Thomas Pepinsky, professor of Government at Cornell University, director of the International Political Economy Program and the Associate Director of the Cornell Modern Indonesia Project, discusses the long-term implications of Indonesia’s legislative elections April 9.
“Indonesia's April 9 legislative elections are noteworthy for the fact that they are now seen as ordinary, ‘business-as-usual’ for Indonesia.
“The results of the election are likely to disappoint many critics of the current state of Indonesian democracy who focus on the remaining weakness of governance and accountability.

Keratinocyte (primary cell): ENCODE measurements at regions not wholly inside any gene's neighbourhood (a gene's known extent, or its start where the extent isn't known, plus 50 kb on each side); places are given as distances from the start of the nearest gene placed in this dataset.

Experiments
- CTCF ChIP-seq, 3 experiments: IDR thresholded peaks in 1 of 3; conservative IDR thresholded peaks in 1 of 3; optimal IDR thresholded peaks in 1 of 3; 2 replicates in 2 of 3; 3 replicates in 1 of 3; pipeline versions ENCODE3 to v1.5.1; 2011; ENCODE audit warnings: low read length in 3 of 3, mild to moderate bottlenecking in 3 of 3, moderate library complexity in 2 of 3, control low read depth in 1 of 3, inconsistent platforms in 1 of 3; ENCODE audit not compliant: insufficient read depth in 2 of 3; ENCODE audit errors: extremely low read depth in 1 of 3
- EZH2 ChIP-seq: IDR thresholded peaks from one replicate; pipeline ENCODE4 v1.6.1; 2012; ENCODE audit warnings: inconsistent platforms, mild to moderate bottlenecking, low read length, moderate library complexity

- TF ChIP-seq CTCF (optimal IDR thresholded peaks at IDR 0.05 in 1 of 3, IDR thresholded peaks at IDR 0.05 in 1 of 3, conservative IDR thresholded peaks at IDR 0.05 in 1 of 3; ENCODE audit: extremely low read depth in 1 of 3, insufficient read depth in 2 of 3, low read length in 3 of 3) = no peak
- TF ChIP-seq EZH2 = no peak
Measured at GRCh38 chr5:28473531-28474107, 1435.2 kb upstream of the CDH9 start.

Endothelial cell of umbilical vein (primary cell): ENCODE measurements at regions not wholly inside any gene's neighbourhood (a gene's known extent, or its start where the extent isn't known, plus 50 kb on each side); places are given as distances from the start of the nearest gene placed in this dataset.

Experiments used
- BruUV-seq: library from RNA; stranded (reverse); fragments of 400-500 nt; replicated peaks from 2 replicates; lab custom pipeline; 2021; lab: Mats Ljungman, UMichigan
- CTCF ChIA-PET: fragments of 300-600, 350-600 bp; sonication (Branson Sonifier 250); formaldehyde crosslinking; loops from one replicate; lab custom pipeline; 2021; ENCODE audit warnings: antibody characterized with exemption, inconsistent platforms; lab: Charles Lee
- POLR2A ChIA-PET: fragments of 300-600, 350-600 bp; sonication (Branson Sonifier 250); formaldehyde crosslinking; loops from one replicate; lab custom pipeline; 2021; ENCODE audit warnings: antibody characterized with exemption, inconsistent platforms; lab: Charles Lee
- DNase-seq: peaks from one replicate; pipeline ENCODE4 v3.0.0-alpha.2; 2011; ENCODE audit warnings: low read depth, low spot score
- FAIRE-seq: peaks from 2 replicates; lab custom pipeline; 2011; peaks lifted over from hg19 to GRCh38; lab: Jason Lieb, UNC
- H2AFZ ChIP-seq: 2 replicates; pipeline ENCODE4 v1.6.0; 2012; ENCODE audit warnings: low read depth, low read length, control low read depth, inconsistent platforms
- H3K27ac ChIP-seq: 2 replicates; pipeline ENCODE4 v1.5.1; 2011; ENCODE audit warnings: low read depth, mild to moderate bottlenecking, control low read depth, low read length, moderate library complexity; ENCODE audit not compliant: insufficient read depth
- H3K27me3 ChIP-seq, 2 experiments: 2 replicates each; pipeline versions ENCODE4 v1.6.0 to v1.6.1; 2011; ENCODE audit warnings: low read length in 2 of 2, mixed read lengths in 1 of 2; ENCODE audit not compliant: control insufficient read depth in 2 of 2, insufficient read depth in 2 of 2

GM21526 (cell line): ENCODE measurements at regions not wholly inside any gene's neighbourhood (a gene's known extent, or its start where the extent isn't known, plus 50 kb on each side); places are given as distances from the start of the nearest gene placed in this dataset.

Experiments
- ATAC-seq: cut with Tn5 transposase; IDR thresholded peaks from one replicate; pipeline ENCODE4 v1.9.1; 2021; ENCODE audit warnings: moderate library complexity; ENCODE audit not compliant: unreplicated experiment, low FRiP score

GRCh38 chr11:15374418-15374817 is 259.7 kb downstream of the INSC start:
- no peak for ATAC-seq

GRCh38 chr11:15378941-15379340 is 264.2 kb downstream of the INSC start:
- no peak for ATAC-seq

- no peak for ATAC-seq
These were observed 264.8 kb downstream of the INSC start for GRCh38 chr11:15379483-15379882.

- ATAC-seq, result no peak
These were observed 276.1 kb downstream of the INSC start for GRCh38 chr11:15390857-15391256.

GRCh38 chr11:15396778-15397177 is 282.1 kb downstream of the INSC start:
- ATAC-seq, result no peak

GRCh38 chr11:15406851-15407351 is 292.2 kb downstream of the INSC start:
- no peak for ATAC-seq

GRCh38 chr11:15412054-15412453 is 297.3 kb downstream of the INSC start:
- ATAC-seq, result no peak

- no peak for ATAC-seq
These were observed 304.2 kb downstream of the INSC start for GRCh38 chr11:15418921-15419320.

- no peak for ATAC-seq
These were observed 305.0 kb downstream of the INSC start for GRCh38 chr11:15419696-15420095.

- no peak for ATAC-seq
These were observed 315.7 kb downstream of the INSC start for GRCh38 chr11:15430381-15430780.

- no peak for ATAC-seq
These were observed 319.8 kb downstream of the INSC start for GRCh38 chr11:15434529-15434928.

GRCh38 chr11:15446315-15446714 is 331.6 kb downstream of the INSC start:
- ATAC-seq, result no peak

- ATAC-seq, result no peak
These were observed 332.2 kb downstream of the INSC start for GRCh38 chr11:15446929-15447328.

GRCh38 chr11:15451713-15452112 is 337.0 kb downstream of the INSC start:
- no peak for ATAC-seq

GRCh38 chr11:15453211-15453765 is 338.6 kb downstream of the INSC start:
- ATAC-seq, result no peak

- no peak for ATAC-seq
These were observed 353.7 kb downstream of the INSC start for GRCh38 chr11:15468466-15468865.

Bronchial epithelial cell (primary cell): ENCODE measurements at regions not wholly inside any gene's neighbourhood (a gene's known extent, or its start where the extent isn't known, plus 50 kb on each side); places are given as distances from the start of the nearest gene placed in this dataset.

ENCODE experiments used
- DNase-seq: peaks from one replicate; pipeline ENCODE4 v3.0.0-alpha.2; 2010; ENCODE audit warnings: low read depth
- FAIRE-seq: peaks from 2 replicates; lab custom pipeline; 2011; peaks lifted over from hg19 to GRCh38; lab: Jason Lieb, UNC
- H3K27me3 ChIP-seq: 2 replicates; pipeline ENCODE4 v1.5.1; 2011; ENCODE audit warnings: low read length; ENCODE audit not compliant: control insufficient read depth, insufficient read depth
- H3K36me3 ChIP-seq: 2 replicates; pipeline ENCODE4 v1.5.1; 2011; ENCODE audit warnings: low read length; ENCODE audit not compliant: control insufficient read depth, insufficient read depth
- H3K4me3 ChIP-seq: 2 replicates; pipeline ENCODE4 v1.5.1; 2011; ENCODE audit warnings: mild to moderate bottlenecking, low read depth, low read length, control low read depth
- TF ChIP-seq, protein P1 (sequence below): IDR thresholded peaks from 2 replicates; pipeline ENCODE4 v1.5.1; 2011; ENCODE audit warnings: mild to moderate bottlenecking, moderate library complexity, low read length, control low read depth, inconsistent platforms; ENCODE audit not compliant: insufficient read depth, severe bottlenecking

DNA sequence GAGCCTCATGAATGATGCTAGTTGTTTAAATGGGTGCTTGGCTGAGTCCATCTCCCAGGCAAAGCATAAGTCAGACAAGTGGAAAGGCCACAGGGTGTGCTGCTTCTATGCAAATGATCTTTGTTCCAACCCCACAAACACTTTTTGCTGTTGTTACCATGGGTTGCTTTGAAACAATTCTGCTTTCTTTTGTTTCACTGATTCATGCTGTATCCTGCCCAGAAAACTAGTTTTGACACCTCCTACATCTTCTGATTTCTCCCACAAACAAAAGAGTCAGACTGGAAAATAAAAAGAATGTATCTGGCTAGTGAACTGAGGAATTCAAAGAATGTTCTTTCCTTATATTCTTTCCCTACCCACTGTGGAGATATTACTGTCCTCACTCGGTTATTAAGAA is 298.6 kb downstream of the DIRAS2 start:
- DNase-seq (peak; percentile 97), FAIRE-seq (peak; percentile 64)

“Many such critics had hoped that PDI-P, the party of populist presidential candidate Joko Widodo, would pull of a big win, enough to free it from the necessity of joining other parties in a coalition government. But the initial results have PDI-P with just shy of 20 percent of the legislative vote, a plurality, but far from the mandate hoped for by many.
“What is likely to follow is a complex game of coalition formation, and more of the politik dagang sapi – cow trading politics – that has generated weak governments and unaccountable politicians in Indonesia's recent elections. Rather than the breath of fresh air that many had hope these elections would augur, the most likely outcome is more of the same.”